Want to know more? Contact Reagan Weil at 512-531-3900 or


Mark WeatherfordDoug CriscitelloDavid ChardMark Weatherford (top left), California's former chief information security officer, has been named to head cybersecurity efforts for the federal government as the deputy under secretary for cybersecurity, a newly created position. Doug Criscitello (top middle), who established the Small Business Administration's CFO office in 1995 and most recently served as CFO of the Department of Housing and Urban Development, has joined Grant Thornton LLC as director of the Global Public Sector Practice. President Barack Obama has nominated David Chard (top right), dean of Southern Methodist University's Annette Caldwell Simmons School of Education and Human Development, to the Board of Directors of the National Board for Education Sciences. Eileen Yarborough, Crowley (Texas) Area Chamber of Commerce president, will leave her position Nov. 10 to become director of the Cibola County Community Economic Development Foundation in her hometown of Grants, N.M. Nuria Fernandez, a transit executive who has worked at agencies in Chicago and Washington, D.C., has been tapped as the chief operating officer of New York's Metropolitan Transportation Authority, the second-highest position at the authority. Jane Bowden, superintendent of Northwest Technology Center Karen HansonThomas HoganSarah Perezcampuses in Alva and Fairview, has been chosen as the new superintendent of the Moore Norman Technology Center in Oklahoma, replacing John Hunter, who will retire in January. Karen Hanson (middle right), current executive vice president and provost of Indiana University's Bloomington campus, has been selected as the new provost for the University of Minnesota. Senior U.S. District Judge Thomas Hogan (middle center), a former chief U.S. District Court judge in Washington, has been named to a one-year term as director of the Administrative Office of the U.S. Courts. The University of North Carolina-Chapel Hill's Kenan-FlaglerBusiness School has named Sarah Perez (middle left), executive director of Florida International University's executive and professional MBA program, as the executive director of its MBA for executives programs. Former South Carolina Gov. Mark Sanford, who was issued a formal rebuke from the House following an affair, is joining Fox News as a political commentator through the 2012 presidential elections. Sierra Nevada College President Richard Rubsamen has resigned his position because he said part of the college's budget were a result of his compensation, with the provost to take the position at a lower pay scale. The Hazlet (New Jersey) Kathleen Enz FinkenJim PattersonJoe GarciaTownship Board of Education has selected Dr. Bernard F. Bragen, Jr., assistant superintendent of schools, as superintendent, replacing Dr. William O. George, who has taken a post with the Middletown Township Public Schools. Kathleen Enz Finken (bottom left), provost and vice chancellor for academic affairs at the University of Wisconsin-La Crosse, has been named Cal Poly's new provost. Jim Patterson (bottom center), city manager in Sherwood, Oregon, for the last three years, and former assistant city manager and urban renewal district manager for Sherwood, has been selected as the new Corvallis city manager. The Tulare County Board of Supervisors has appointed Joe M. Garcia (bottom right), division chief with the Tulare County Fire Department and who has 37 years in the California fire service, as the Tulare County Fire Department Chief. Kent Cagle, city manager in Duncanville (Texas), has been hired as the next city manager for the City of Leander, replacing Finance Director Robert Powers, who has been serving as interim manager. Scott Hartman, former Village Manager/City Administrator for the Village of Pingree Grove and the City of Marengo, has been chosen as the Highwood, Illinois, City Manager. Robert Paoletti, a patrol captain in Stockton's police department, has been chosen to serve as chief of police in Redding, California, taking over for Chief Peter Hansen, who is retiring.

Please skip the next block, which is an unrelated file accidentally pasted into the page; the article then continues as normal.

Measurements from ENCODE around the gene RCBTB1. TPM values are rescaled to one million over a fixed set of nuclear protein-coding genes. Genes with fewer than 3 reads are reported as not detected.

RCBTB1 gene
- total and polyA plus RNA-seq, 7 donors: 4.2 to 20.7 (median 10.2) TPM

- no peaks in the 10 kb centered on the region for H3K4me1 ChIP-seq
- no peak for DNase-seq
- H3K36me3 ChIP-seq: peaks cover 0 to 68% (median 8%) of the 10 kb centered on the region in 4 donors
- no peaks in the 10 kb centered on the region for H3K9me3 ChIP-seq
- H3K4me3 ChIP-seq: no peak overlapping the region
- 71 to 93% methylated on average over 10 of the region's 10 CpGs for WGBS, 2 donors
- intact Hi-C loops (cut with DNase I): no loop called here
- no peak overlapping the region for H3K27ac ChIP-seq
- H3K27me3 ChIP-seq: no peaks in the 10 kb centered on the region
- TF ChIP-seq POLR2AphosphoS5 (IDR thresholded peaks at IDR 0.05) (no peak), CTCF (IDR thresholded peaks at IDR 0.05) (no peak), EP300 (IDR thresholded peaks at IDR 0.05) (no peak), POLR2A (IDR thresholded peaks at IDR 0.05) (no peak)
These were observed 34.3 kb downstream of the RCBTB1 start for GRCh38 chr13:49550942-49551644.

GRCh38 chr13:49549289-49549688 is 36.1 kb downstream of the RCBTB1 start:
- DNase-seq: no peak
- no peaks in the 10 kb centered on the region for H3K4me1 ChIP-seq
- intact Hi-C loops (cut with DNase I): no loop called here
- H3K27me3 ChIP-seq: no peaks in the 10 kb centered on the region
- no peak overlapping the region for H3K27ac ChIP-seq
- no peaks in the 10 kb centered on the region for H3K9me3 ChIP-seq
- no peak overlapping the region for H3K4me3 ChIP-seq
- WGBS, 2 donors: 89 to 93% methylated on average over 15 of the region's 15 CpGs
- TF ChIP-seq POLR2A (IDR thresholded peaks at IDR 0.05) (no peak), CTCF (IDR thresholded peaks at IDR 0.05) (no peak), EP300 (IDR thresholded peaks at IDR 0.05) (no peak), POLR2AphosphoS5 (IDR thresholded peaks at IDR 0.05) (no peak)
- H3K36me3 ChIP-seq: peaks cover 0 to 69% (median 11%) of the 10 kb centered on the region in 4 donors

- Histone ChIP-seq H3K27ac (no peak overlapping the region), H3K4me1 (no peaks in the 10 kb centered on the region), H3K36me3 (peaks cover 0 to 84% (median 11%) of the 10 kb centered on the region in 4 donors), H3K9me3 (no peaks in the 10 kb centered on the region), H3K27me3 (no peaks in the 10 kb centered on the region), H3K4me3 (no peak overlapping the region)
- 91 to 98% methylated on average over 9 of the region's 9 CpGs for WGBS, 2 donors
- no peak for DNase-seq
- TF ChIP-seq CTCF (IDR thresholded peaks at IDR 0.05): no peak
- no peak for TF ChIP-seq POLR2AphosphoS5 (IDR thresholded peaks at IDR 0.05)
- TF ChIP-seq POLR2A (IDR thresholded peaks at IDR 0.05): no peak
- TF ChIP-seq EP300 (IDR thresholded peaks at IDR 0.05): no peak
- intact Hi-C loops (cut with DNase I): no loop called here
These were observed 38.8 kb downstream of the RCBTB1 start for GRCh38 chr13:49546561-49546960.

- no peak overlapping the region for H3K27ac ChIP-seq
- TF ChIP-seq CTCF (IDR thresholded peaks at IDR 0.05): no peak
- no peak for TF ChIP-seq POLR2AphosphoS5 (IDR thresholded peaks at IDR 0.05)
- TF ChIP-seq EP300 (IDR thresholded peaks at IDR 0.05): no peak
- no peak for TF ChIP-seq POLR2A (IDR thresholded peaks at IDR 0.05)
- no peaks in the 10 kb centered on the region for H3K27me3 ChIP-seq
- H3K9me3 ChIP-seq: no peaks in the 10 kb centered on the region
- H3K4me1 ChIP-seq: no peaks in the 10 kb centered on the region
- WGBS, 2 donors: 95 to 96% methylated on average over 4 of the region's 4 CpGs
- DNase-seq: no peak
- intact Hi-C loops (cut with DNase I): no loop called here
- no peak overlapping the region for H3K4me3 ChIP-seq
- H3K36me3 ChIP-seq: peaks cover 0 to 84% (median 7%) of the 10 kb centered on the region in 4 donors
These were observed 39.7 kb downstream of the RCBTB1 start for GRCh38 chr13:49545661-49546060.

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Two more speakers added to upcoming P3 workshop on real estate, energy

Two more speakers - David Berteau of the Center for Strategic and International Studies and Dr. Dorothy Robyn, Deputy Under Secretary of Defense - have been announced for "PPPs for the Federal Government: Real Estate and Energy Projects," a workshop sponsored by the National Council for Public-Private Partnerships, to be held Nov. 9-10 in Arlington, VA. Cynthia Anderson of the U.S. Department of Energy will be participating in the event and discussing energy parks. The federal budget, aging administrative infra­structures and new energy policies are all creating a dynamic climate for the use of public-private partnerships in several major federal agencies. Senior administration and industry representatives will outline what can and should be done. Sponsorships are available. For more information, click here. 


KC Business Central hosting Minority Business Forum 

Kansas City Business Central will host a Minority Business Forum on Wednesday, Nov. 9, that includes a panel of minority- and women-owned business experts who will discuss their successes and the resources available to others. Panelists include: Michael L. Barrera, attorney and former president and CEO of the U.S. Hispanic Chamber of Commerce; Consuela McCain-Nunnaly, director of Diversity Business Connection of the Greater KC Chamber; CiCi Rojas, president of Community Engagement with Truman Medical Center; and Daryl Williams, director of Research at the Kauffman Foundation. For more information contact Heather Nicolosi at